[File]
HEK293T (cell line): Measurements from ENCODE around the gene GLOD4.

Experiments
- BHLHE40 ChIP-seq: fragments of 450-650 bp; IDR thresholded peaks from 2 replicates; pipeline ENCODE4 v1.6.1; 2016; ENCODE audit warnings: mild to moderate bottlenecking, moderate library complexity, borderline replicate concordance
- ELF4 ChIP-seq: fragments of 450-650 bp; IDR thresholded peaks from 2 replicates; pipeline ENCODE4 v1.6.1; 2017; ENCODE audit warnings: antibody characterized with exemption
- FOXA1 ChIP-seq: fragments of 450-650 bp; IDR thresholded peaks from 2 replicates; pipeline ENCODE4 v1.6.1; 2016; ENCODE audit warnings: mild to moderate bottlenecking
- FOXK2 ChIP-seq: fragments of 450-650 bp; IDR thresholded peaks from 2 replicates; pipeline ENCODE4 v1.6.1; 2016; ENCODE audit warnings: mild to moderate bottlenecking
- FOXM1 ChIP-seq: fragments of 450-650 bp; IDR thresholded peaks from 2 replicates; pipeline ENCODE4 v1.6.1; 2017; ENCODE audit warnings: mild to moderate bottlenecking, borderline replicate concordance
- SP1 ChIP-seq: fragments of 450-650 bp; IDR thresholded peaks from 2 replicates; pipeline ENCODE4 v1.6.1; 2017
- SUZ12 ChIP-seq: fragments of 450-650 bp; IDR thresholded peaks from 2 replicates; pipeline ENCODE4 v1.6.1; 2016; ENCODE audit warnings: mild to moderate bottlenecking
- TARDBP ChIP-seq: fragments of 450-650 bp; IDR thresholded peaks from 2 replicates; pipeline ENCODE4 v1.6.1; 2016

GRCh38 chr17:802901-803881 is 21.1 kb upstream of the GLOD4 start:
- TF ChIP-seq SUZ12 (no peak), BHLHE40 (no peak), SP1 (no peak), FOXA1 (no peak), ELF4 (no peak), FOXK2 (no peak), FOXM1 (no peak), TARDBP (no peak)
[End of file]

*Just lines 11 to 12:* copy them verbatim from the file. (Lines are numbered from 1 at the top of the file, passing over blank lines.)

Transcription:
GRCh38 chr17:802901-803881 is 21.1 kb upstream of the GLOD4 start:
- TF ChIP-seq SUZ12 (no peak), BHLHE40 (no peak), SP1 (no peak), FOXA1 (no peak), ELF4 (no peak), FOXK2 (no peak), FOXM1 (no peak), TARDBP (no peak)